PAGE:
Over the past year I’ve watched a thousand videos just like this one. Other guys talking to their laptops, isolated and afraid, launching their voices into the void like messages in bottles. We’re all stranded on the desert islands of ourselves, sending missive after missive and hoping someone will find us, and reply:
Guess I’ll give you the basics. I’m nineteen. College sophomore. Gender studies major. Yep, the only boy in class. That’ll be fun later, with a beard. I live with my best friend and we both live with the ghost of myself. You can’t shake a haunting unless you face it, so in the interests of exorcism and YouTube view counts I’m documenting my transition.
Today was my first day on testosterone.
Here’s how it works: You go to a gender therapist and say, “I feel like I’ve been given a life sentence, and the prison cell is my own skin.” You tell them the bars make a double X pattern. The prison uniform is a pointlessly wide pelvis and unnecessary breast tissue atop your pecs. It’s designed to dehumanize you. Make you feel both trapped in and disconnected from yourself. The therapist will say, “How long have you identified as a man?” And even though you don’t really feel like a man inside, but more of a boy, scared and confused and alone, you’ll say, “My whole life.” Because you want testosterone more than anything. You need it. To survive.
Then, with a bit of luck, they’ll sign a letter certifying you as genderfucked, and you’ll get T. The wonder drug. The problem-curing, life-fixing panacea.
I’m kidding. Testosterone isn’t going to fix my issues. It’ll cause a hundred new ones. Male-pattern baldness, BO, acne. I’ve done my research. Being a man isn’t all six-pack abs and sultry stubble. Honestly, manhood is pretty fucking unsexy.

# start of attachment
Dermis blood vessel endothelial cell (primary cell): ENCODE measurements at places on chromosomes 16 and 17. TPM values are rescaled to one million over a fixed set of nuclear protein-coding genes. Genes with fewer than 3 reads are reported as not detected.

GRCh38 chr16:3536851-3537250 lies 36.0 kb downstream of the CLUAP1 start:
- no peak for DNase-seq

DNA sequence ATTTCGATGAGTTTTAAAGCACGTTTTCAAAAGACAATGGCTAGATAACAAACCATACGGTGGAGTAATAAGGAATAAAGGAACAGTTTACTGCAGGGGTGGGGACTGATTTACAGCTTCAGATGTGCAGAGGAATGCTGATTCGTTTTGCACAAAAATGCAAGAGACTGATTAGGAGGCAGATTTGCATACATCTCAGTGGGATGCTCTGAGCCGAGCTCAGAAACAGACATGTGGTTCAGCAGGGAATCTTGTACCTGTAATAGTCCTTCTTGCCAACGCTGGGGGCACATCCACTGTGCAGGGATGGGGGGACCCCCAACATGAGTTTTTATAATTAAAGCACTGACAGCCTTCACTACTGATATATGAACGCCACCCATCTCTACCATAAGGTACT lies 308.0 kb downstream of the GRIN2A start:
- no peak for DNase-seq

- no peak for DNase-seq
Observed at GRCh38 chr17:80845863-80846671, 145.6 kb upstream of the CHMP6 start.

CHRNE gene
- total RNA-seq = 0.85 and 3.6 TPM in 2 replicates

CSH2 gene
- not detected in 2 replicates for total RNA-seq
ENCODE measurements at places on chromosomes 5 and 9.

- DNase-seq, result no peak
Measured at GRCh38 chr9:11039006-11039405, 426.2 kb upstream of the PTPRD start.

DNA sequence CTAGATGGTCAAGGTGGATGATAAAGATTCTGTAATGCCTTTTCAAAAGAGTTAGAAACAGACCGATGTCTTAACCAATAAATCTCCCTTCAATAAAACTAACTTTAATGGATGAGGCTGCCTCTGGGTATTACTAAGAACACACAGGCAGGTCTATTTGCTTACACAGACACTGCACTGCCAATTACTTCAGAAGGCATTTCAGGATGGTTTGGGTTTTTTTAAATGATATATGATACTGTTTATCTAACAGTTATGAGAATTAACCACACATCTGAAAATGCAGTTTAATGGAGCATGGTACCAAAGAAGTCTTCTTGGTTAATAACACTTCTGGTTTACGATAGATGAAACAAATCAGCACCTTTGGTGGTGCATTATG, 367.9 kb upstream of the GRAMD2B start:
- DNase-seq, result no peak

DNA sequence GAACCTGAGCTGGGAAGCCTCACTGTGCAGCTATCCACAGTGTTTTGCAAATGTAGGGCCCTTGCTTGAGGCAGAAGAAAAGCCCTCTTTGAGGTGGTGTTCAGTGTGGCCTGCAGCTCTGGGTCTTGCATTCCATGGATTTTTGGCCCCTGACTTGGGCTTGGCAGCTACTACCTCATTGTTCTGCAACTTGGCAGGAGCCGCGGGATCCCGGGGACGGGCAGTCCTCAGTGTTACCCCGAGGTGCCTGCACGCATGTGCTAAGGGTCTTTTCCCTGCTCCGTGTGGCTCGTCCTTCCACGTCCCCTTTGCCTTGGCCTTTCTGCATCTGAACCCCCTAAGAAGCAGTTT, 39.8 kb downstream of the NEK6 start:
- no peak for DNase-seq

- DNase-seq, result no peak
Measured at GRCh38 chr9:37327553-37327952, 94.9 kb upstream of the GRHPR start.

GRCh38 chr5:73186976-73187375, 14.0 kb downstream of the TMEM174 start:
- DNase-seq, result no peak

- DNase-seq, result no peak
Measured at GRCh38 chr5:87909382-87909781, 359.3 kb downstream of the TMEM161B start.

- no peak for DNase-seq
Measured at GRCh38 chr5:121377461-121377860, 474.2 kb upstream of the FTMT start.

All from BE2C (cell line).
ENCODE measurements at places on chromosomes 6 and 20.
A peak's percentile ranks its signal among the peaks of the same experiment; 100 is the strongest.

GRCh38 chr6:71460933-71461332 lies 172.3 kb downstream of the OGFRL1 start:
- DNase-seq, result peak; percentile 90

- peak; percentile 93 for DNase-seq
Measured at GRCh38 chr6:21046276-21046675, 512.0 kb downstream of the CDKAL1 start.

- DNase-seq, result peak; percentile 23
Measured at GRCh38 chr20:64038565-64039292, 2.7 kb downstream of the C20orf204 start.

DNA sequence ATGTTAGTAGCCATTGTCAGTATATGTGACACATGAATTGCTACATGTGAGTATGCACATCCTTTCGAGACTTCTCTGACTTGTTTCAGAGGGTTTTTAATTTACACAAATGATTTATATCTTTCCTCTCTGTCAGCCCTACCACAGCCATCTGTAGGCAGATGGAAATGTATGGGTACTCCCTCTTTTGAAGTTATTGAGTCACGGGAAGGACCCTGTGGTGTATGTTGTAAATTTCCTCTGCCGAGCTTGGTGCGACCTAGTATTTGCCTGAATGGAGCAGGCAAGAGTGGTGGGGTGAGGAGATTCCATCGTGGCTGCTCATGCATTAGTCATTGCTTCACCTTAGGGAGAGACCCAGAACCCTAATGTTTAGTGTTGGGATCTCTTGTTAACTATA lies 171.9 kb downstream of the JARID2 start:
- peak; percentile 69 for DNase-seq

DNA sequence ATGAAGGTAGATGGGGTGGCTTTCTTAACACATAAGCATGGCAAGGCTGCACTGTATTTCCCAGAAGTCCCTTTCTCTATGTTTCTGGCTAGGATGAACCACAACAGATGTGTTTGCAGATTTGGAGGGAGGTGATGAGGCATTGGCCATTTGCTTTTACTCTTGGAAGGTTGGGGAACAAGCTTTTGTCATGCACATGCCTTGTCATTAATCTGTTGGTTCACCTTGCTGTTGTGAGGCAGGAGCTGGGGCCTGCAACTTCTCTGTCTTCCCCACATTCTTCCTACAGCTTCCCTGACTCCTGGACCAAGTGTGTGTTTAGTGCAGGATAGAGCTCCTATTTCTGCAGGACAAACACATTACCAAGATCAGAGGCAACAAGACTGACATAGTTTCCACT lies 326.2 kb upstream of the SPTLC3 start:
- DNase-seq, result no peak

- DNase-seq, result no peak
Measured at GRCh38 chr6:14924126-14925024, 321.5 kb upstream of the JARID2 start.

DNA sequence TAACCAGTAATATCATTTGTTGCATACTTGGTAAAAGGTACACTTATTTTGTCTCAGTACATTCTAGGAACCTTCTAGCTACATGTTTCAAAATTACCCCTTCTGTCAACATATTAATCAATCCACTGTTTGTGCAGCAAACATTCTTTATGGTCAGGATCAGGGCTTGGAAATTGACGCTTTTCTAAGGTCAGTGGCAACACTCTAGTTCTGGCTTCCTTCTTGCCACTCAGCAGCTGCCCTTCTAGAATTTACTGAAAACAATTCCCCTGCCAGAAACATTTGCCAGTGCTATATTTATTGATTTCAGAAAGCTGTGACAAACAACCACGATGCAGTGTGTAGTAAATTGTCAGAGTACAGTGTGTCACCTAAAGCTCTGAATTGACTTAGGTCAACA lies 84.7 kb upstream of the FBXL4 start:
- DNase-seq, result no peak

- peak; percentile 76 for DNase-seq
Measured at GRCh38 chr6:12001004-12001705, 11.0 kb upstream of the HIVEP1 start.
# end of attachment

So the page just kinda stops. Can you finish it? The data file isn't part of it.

But it’s the only thing I have left to try before I take a razor to my wrists.
Some trans guys count their first day of T as their new birthday. So here I am, world. Your newest baby boy, born December 13. Sprung fully formed from my own forehead, Athena-style.
I’m a mythology nerd, and there’s this myth that speaks to me, haunts me . . .
This is, uh, kinda hard to talk about, actually. Maybe I—
[Clears his throat.]
My biggest issue with mythology is that it’s so steeped in rape. Most of the gods and kings were total shitlords who terrorized women. Other gods took pity and transformed those women into plants so they could escape sexual assault.
Let that sink in. Better to be a fucking plant than a woman in ancient Greece.
My relationship with mythology is cagey, but there’s this myth I’m obsessed with about a woman called Caenis. Like so many others, Caenis was raped by Poseidon. Afterward she asked to be changed into a man so she couldn’t be raped again. Apparently Poseidon drew the line at sodomy.